Film Review: The Incredible Burt Wonderstone

June 19, 2013 1:13 pm

The Incredible Burt Wonderstone is anything but incredible. Steve Carrell and Steve Buscemi play Burt Wonderstone and Anton Marvelton in a Martin & Lewis type of magic acts that they’ve shared for the last decade at Bally’s in Las Vegas.  They are best friends on-stage, but bicker constantly behind it, mainly about the repetitiveness of their act, introduced by the annoying song Abracadabra. The fault seems to lie with Burt, an arrogant and pompous diva, who even though bored of  the same old tricks, has settled into the routine and now only does it for the women.

Their expired act is made even more evident once Steve Gray (Jim Carrey) enters the scene and dazzles Doug Munny (James Gandolfini), Burt and Anton’s employer, with Chris Angel style tricks, such as pulling a card from a bloody gash in his cheek.

Burt’s stubbornness to update his act and adopt the “more physical maiming than illusion” style of magic creates a rift between him and Anton, while his misogyny and arrogance drive off the love-interest, played by Olivia Wilde. As it seems to be the common norm in Hollywood nowadays, the hero must hit rock-bottom so that by the end of the film he can rise again. From here on, the plot of The Incredible Burt Wonderstone plays out a bit like a romantic comedy, as Carrell has to win back both Buscemi and Olivia Wilde, leading to the classic foreshadowed conclusion of these types of films.

The story is formulaic at best, which is a shame, because writers Jonathan Goldstein and John Francis Daley were behind the funnier Horrible Bosses, and director Don Scardino had such a quality cast to work with. Sadly, Buscemi is wasted as second fiddle for Carrell, Alan Arkin and James Gandolfini appear sporadically, and Carrell seems to have been miscast as an arrogant twat; a role which would have been better suited for someone like Will Farrell. With each uttered line, you can feel him cringing inside and what comes out sounds rather forced, like he’s embarrassed with what he’s saying.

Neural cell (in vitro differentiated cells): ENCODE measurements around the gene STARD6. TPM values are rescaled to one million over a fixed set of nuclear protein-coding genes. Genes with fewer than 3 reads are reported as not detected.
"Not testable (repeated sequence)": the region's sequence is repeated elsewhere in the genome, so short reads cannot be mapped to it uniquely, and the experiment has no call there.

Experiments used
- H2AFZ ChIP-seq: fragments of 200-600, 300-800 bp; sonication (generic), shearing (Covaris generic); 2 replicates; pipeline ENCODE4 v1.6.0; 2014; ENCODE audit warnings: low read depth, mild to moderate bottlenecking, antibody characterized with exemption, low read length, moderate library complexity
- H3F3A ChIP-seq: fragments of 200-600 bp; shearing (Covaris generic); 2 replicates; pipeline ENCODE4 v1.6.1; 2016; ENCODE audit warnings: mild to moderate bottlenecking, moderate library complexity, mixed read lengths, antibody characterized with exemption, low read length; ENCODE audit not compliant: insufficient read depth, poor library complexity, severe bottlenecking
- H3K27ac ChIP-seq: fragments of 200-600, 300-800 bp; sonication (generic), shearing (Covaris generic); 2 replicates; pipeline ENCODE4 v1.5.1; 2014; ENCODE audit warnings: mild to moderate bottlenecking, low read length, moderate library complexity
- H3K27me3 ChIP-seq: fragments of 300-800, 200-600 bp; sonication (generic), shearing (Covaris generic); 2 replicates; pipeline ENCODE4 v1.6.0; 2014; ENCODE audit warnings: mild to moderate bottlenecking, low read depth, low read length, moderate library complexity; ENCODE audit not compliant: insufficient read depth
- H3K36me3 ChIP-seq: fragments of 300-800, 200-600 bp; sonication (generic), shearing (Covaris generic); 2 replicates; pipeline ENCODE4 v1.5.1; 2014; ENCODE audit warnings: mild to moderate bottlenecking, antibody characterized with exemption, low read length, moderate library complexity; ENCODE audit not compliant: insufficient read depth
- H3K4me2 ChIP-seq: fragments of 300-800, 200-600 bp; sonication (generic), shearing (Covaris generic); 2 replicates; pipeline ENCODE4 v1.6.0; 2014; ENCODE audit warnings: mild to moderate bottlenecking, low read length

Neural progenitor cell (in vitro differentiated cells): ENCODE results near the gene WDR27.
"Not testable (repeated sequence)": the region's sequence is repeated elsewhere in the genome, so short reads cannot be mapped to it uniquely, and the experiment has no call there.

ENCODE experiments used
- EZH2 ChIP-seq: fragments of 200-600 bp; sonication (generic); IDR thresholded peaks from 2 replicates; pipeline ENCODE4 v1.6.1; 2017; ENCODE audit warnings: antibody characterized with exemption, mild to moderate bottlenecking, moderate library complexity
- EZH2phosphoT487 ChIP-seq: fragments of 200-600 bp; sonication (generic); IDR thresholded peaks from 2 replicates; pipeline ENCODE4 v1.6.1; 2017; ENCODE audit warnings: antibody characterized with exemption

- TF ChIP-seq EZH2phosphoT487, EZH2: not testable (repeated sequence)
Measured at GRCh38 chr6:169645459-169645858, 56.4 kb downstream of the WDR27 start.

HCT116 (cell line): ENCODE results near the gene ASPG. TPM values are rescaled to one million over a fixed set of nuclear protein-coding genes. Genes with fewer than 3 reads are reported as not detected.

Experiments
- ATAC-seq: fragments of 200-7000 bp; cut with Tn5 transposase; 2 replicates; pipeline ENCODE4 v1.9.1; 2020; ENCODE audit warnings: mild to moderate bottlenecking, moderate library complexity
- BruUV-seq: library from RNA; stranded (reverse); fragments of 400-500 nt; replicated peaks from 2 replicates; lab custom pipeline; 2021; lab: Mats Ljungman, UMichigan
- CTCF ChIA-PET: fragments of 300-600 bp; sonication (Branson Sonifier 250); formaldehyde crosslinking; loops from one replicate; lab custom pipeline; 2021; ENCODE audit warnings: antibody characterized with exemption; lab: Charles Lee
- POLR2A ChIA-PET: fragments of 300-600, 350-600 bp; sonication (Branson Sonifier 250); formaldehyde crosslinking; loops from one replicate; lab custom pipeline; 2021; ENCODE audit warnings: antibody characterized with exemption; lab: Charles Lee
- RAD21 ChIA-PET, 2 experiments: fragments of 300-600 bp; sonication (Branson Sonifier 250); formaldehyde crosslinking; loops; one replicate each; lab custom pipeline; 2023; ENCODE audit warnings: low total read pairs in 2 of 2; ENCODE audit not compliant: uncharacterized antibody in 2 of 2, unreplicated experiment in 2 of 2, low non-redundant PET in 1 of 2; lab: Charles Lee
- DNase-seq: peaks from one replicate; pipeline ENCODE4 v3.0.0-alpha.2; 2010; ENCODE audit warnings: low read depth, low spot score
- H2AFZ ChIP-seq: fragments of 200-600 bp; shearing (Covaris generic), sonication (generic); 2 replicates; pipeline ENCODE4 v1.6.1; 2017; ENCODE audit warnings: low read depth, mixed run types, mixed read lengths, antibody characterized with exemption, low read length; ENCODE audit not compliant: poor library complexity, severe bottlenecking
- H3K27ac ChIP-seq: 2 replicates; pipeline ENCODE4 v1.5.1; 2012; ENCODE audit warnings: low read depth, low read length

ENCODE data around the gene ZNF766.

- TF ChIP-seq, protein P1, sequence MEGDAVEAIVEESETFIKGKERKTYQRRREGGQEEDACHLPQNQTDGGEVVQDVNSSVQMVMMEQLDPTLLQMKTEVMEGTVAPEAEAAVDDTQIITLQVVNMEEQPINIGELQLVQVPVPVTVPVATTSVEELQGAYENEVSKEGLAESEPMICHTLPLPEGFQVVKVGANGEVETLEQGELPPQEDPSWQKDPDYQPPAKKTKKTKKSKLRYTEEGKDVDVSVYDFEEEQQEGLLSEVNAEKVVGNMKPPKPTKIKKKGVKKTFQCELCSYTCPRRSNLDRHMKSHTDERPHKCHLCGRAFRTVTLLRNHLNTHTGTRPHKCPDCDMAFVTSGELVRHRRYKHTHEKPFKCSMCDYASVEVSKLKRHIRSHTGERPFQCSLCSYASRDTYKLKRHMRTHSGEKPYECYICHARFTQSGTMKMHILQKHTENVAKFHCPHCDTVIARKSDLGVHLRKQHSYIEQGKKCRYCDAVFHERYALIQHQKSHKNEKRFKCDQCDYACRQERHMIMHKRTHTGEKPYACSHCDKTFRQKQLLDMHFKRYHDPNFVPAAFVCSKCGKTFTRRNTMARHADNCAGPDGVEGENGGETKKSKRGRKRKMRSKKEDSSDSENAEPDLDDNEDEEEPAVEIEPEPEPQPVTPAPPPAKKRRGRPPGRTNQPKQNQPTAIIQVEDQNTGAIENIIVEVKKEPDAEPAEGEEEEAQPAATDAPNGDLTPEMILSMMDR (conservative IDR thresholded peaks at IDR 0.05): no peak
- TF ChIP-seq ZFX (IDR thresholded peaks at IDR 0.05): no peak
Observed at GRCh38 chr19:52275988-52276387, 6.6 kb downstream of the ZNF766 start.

The only character that really works is Jim Carrey’s Steve Gray. Even though some of his gimmicks are reminiscent of Carrey’s early goofball characters, you can’t help but rejoice at the way he strides around shirtless, showing off his tattoos and Jesus-wig, satirizing the likes of Chris Angel and David Blade and their outrageous, borderline masochistic stunts.

Running at a little over 90 minutes, the film felt way longer, mostly because of the fact that for a comedy, the jokes are severely lacking. There are funny bits, like Buscemi’s character trying to help people in impoverished countries by giving them magic kits instead of food and water, or Carrey’s stunts, but these moments are few and far between.

At one point, Alan Arkin’s character tells Carrell that the reason they became magicians is “that sense of wow, that anything is possible. That and the women”. Sadly, The Incredible Burt Wonderstone never delivers that sense of wow and the women are too few to possibly redeem it.

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